It’s time for another installment of Professor H.O. Hell’s Constitutional Lectures You Wish You Didn’t Read.
In this case, we’re covering the relatively recent strikedown of the Defense of Marriage Act by the Supreme Court. One of the cornerstones of the argument against DOMA was that the Fourteenth Amendment guarantees rights to all. It’s even sort of true. Sort of. The thing is that it goes only one way. It protects citizens from States interfering in rights granted by the Federal government. It was part of the reforms rammed down the throats of the South after the Civil War (you need to rejoin the Union and we won’t let you unless you agree to these Amendments).
The point here is that the Fourteenth Amendment was intended as a way to stop Jim Crow. As we all know, that failed wonderfully because of judicial activism which ruled that it only applied to the federal government. It’s hard to understand how they kept a straight face while presenting that decision. People think judicial activism is entirely something perpetrated by liberals trying to make the world a better place and forget that many things have plenty of history with “conservative” persons (perhaps stagnant reactionaries would be a better term).
Setting all that aside, the Fourteenth Amendment was the point of this article. I’m not saying that the right to marry shouldn’t be spread evenly (why shouldn’t everyone have the right to suffer equally–ha ha ha), but that the foundation for that should not be sought within the Fourteenth Amendment which says nothing about the federal government giving equal protections. If, on the other hand, you want to know why Extraordinary Rendition is unconstitutional, you can always find it there.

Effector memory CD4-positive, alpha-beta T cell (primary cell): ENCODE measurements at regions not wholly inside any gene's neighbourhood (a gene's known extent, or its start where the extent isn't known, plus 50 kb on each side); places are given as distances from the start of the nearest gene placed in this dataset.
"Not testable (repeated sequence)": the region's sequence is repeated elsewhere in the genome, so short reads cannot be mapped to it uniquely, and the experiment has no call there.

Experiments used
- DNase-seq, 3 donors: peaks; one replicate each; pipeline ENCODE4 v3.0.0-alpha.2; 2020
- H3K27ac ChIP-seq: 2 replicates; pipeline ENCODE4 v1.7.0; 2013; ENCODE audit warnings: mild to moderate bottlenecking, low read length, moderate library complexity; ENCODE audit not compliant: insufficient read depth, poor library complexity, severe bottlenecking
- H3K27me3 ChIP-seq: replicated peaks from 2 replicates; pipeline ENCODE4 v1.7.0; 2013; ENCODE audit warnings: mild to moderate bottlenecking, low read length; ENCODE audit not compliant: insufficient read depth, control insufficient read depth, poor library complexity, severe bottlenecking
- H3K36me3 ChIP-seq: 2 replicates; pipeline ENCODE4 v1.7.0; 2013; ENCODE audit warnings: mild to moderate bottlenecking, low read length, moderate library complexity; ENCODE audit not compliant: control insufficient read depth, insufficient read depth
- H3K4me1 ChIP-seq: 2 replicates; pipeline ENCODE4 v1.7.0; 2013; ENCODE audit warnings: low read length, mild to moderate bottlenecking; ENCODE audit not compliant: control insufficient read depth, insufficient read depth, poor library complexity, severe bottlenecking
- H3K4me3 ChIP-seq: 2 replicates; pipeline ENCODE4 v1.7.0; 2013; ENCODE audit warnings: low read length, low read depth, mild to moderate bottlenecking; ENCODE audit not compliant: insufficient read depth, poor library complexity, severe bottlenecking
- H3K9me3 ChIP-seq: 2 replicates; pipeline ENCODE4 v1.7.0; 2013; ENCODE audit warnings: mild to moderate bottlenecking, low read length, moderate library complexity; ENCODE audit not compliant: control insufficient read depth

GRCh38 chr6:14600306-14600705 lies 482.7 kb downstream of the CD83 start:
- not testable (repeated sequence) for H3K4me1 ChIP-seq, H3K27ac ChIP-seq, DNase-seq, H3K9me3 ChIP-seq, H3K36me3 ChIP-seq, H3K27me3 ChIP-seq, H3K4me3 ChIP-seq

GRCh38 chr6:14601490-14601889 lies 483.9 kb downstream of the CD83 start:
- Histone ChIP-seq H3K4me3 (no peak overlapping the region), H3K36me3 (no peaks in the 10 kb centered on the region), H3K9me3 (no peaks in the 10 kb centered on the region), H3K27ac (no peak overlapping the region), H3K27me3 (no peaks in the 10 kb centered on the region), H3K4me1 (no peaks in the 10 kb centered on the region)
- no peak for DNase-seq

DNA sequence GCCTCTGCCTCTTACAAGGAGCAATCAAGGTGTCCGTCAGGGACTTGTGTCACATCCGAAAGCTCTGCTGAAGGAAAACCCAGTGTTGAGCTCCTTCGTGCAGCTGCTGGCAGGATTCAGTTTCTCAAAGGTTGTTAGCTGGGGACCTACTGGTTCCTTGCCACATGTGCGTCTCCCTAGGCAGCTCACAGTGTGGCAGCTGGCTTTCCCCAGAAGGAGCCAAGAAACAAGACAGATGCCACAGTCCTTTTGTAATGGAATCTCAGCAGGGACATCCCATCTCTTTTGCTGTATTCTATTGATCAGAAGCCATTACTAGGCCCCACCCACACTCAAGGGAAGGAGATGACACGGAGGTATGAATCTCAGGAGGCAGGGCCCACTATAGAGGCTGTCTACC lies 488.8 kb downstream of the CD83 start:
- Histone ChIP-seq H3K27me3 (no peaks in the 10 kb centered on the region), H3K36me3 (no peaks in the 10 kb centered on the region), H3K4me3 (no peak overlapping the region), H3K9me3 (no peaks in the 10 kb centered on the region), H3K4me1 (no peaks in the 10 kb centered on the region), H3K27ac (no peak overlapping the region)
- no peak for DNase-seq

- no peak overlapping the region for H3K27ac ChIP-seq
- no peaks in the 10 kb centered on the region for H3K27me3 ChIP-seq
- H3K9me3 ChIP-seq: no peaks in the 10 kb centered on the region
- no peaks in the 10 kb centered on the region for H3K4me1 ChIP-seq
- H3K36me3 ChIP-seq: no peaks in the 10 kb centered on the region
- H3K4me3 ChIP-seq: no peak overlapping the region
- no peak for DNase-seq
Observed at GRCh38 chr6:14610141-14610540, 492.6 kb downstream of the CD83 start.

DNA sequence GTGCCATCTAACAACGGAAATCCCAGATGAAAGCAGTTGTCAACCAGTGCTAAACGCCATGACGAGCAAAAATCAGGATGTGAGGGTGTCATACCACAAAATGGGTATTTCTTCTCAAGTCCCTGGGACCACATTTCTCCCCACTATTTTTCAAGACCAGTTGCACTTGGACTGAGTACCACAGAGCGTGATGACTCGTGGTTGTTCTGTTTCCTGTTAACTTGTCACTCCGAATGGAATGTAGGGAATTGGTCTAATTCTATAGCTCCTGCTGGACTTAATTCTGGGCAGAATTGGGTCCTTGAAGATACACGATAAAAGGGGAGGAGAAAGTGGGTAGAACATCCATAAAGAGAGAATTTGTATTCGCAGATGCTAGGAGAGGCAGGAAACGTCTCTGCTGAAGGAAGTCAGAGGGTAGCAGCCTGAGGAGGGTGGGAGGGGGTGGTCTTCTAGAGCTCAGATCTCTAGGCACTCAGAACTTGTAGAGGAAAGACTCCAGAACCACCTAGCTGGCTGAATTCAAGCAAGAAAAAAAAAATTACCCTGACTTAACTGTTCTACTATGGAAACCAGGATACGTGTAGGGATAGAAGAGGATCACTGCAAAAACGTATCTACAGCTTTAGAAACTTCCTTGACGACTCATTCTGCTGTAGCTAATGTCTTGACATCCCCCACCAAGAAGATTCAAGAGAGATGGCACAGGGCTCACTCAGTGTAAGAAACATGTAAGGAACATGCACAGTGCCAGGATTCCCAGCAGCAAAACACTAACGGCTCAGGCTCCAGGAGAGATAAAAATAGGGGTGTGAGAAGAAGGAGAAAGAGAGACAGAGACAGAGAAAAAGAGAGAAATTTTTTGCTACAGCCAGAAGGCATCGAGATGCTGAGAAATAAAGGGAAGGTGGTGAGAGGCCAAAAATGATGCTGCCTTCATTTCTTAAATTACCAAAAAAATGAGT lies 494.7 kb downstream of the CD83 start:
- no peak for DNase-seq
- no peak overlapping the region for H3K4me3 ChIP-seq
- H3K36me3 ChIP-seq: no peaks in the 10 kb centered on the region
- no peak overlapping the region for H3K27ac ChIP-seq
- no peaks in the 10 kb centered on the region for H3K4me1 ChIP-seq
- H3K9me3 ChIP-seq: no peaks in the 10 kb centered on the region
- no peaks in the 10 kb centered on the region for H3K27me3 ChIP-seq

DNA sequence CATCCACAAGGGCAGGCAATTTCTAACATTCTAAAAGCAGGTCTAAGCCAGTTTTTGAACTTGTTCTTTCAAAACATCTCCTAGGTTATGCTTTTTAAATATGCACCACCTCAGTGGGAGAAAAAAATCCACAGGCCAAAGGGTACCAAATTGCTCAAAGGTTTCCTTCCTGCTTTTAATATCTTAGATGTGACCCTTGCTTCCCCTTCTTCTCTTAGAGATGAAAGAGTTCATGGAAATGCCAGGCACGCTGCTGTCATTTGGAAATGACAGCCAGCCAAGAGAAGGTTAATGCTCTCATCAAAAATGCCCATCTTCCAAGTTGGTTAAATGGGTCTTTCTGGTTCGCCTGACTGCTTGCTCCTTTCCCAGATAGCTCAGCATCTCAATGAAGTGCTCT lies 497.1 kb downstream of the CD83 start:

And now that you know, you can’t unknow it.
Professor H.O. Hell
I think you should brush up on the 14th Amendment a bit. The amendment was intended to do many things, although stopping what would now call Jim Crow laws was among them. Your point about the 14th Amendment and the right to marry would seem to be negated by the wording of the amendment, which reads that “no state shall make or enforce any law which shall abridge the privileges or immunities of citizens of the United States.” A number of Supreme Court decisions (I think going back as far as Skinner v. Oklahoma in the 1930s) have held that the right to marry is among those privileges and immunities, and cannot be unreasonably denied. The issue of whether there is a federal right to marry has not come up largely because the federal government does not solemnize marriage but merely recognizes marriages solemnized by the states.